Posted in Daily, Food, Stories Around the World

The “Meringue” Way

“To make white bisket bread.
Take a pound & a half of sugar, & an handfull of fine white flower, the whites of twelve eggs beaten verie finelie, and a little annisseed brused, temper all this together, till it be no thicker than pap, make coffins with paper, and put it into the oven, after the manchet is drawen.”
– Recipe for the “white biskit bread” in the book of recipes started (1604) by Lady Elinor Poole Fettiplace (c.1570 – c.1647) of Gloucestershire.
(Fettiplace, Eleanor Poole (1994). Hilary Spurling (ed.). Elinor Fettiplace’s Receipt Book. Translated by John Spurling. Bristol (U.K.): Stuart Press. Volume 1, page 23) noted by Muster (ref.)

Made from egg whites and sugar, whipped up to a finesse with a binding agent (salt, cornstarch or gelatin) and an occasional acidic ingredient (lemon, vinegar or cream of tartar) or flavorings of vanilla, coconut or almond; meringue had graced the dessert menu especially to highlight a special occasion or simply enjoy the pleasures of an exquisite delight. The origin till date, is a point of contention for food historians.

The name “meringue” had first appeared in cookbook by François Massialot (1692) (“XXVIII: Des Meringues & Macarons”. Nouvelle instruction pour les confitures, les liqueurs et les fruits (in French). Paris: Charles de Sercy. pp. 186–188). While the word “meringue” had first appeared in English in an English translation of Massialot’s book (1706); two considerably earlier seventeenth-century English manuscript books of recipes give instructions for confections known as “white bisket bread” and “pets” of what are today are recognizable as meringue. The other claim was that meringue was invented in the Swiss village of Meiringen and improved by an Italian chef named Gasparini between the end of the 17th century and the beginning of the 18th century.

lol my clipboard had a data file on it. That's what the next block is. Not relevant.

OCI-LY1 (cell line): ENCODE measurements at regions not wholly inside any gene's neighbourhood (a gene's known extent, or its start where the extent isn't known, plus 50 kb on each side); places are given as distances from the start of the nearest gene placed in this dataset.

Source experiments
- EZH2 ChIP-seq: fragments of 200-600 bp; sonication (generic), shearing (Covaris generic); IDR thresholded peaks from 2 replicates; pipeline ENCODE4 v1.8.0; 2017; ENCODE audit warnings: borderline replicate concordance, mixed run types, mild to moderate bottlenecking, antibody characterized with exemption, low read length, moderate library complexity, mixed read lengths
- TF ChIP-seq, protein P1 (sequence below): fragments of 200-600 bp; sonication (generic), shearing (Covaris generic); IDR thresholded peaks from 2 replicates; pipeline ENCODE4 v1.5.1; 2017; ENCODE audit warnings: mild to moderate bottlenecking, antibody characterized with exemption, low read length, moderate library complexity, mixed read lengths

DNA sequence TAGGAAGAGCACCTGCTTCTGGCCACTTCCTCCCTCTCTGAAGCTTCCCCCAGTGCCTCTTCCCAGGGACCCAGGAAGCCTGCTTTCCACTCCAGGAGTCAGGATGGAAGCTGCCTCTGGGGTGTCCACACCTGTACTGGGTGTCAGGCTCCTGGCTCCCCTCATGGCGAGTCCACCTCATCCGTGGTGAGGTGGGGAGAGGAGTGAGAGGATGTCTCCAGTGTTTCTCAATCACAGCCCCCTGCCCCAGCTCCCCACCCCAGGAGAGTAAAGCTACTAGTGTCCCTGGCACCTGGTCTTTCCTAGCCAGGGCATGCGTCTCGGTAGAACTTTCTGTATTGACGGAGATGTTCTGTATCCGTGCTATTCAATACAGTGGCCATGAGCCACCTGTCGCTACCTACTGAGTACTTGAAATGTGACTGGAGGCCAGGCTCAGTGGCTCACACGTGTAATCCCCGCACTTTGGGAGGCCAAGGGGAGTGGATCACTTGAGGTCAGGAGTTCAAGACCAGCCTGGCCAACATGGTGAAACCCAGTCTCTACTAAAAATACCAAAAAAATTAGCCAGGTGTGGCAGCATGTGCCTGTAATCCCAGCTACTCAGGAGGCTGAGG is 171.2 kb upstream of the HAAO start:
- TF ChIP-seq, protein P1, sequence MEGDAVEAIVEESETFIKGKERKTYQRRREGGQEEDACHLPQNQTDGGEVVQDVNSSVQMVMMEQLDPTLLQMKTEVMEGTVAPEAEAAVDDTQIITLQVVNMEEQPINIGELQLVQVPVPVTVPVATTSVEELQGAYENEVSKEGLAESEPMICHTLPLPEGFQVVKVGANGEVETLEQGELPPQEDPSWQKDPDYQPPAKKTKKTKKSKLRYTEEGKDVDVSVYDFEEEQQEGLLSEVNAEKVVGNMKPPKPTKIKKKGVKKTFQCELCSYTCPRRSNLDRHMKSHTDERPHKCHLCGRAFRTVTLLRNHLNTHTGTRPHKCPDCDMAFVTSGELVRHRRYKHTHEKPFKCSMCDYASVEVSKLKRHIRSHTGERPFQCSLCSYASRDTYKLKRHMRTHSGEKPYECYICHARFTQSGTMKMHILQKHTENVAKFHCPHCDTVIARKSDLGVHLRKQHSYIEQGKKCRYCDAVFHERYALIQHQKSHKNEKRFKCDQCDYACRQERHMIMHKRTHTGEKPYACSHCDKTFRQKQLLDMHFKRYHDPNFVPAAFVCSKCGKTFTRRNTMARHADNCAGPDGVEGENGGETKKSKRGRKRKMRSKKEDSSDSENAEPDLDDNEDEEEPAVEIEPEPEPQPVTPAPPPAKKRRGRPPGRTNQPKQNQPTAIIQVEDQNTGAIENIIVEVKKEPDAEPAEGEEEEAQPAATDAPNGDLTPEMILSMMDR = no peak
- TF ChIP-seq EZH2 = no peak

“To make Pets
Take a pownd of Drye fine searsed [sifted] suger, & beat the whites very wel then take off froutgh [froth] & put your suger, bye litle & litle in to it — contineually stiring it & beating it with a spoone ore laydle, and when it is exceedingly well beaten, then have some pye plates ready buttred & wipe the buter of because the lesse buter it hath the beter, then drope them upon the plate & put in to every drope a carieway seede or coriander then let your oven be very temparate and watch them with a candle all the while & if they be right they will rise and looke very white, it is good at the first to set a scilet [skillet] of water, with them in to the oven,& when they be thowrow [thoroughly] drye then take them out, you must in the mixing of them put 12 graines of muske & 12 of Abergrisse [Ambergris] which you must bruse with suger before you stire it in to the egge & suger.”
– Recipe for a baked beaten-egg-white-and-sugar confection (1630) is given in a manuscript of collected recipes written, by Lady Rachel Fane (1612/13 – 1680) of Knole, Kent. (Barry, Michael (1995). Old English Recipes. Jarrod (archived at the Centre for Kentish Studies, Maidstone, Kent). p. 64f.)

The faster they are beaten, the better is the flavour. The key to the formation of a good meringue is the formation of stiff peaks by denaturing the protein of egg whites by pure mechanical shear force. Today these light, airy and sweet confections are made at home (more chewy and soft, and crisp exterior), though the commercial ones still thrive. Interestingly, meringues were traditionally shaped between two large spoons (still done so at the home kitchens) till Antonin Carême piped the “meringue through a pastry bag”.

Over the years, various techniques have been improvised to bring forth the French or basic meringue, Italian, Swiss and even the vegan meringue. From biscuits, desserts to embellishment, each meringue based recipe like the lemon meringue pie, baked Alaska, dacquoise, Esterházy torte to mention a few, all have a story and art of their own to tell. With meringue taking the form of whimsical shapes such as mushrooms; or piped into a crisp basket that is baked and filled with cake, fruit, or flowers are few of the many reasons why these delicacies are here to stay and transform the art and flavours of dessert.

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Posted in Family and Society, Life, Personal Musings, poetry, Quotes, Reflections